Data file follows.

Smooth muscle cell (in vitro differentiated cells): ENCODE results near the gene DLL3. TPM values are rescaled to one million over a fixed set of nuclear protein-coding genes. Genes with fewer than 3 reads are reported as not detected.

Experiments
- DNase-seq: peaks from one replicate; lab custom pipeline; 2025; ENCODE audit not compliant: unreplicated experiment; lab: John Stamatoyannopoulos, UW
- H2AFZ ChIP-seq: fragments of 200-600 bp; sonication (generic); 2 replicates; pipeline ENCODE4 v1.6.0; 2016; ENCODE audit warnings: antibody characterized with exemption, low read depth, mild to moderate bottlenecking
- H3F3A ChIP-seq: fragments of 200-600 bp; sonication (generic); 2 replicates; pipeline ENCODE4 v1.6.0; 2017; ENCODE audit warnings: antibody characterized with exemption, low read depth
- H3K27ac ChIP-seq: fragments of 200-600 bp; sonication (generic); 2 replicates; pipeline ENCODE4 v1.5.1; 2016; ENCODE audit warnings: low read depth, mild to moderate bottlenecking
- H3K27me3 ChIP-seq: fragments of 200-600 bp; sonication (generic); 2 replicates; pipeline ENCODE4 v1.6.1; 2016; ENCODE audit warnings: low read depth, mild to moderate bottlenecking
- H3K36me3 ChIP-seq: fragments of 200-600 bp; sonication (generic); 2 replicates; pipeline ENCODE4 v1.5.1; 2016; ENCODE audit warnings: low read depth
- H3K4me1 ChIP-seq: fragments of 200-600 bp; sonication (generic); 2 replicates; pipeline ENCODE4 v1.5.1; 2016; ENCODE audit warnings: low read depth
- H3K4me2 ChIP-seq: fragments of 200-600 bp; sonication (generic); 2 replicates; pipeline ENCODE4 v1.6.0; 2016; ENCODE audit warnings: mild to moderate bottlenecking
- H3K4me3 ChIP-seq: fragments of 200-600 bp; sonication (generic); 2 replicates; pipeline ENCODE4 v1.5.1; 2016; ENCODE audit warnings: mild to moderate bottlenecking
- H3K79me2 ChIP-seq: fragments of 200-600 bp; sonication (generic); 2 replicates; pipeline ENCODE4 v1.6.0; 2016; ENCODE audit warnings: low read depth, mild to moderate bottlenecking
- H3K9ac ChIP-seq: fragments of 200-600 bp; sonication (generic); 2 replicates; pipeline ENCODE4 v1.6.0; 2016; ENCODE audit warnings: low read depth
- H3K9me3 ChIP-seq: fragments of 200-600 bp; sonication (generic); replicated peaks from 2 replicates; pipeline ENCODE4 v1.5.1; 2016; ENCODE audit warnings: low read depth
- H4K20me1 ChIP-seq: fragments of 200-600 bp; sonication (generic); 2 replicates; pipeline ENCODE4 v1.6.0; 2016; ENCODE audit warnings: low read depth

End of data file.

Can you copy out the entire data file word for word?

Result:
Smooth muscle cell (in vitro differentiated cells): ENCODE results near the gene DLL3. TPM values are rescaled to one million over a fixed set of nuclear protein-coding genes. Genes with fewer than 3 reads are reported as not detected.

Experiments
- DNase-seq: peaks from one replicate; lab custom pipeline; 2025; ENCODE audit not compliant: unreplicated experiment; lab: John Stamatoyannopoulos, UW
- H2AFZ ChIP-seq: fragments of 200-600 bp; sonication (generic); 2 replicates; pipeline ENCODE4 v1.6.0; 2016; ENCODE audit warnings: antibody characterized with exemption, low read depth, mild to moderate bottlenecking
- H3F3A ChIP-seq: fragments of 200-600 bp; sonication (generic); 2 replicates; pipeline ENCODE4 v1.6.0; 2017; ENCODE audit warnings: antibody characterized with exemption, low read depth
- H3K27ac ChIP-seq: fragments of 200-600 bp; sonication (generic); 2 replicates; pipeline ENCODE4 v1.5.1; 2016; ENCODE audit warnings: low read depth, mild to moderate bottlenecking
- H3K27me3 ChIP-seq: fragments of 200-600 bp; sonication (generic); 2 replicates; pipeline ENCODE4 v1.6.1; 2016; ENCODE audit warnings: low read depth, mild to moderate bottlenecking
- H3K36me3 ChIP-seq: fragments of 200-600 bp; sonication (generic); 2 replicates; pipeline ENCODE4 v1.5.1; 2016; ENCODE audit warnings: low read depth
- H3K4me1 ChIP-seq: fragments of 200-600 bp; sonication (generic); 2 replicates; pipeline ENCODE4 v1.5.1; 2016; ENCODE audit warnings: low read depth
- H3K4me2 ChIP-seq: fragments of 200-600 bp; sonication (generic); 2 replicates; pipeline ENCODE4 v1.6.0; 2016; ENCODE audit warnings: mild to moderate bottlenecking
- H3K4me3 ChIP-seq: fragments of 200-600 bp; sonication (generic); 2 replicates; pipeline ENCODE4 v1.5.1; 2016; ENCODE audit warnings: mild to moderate bottlenecking
- H3K79me2 ChIP-seq: fragments of 200-600 bp; sonication (generic); 2 replicates; pipeline ENCODE4 v1.6.0; 2016; ENCODE audit warnings: low read depth, mild to moderate bottlenecking
- H3K9ac ChIP-seq: fragments of 200-600 bp; sonication (generic); 2 replicates; pipeline ENCODE4 v1.6.0; 2016; ENCODE audit warnings: low read depth
- H3K9me3 ChIP-seq: fragments of 200-600 bp; sonication (generic); replicated peaks from 2 replicates; pipeline ENCODE4 v1.5.1; 2016; ENCODE audit warnings: low read depth
- H4K20me1 ChIP-seq: fragments of 200-600 bp; sonication (generic); 2 replicates; pipeline ENCODE4 v1.6.0; 2016; ENCODE audit warnings: low read depth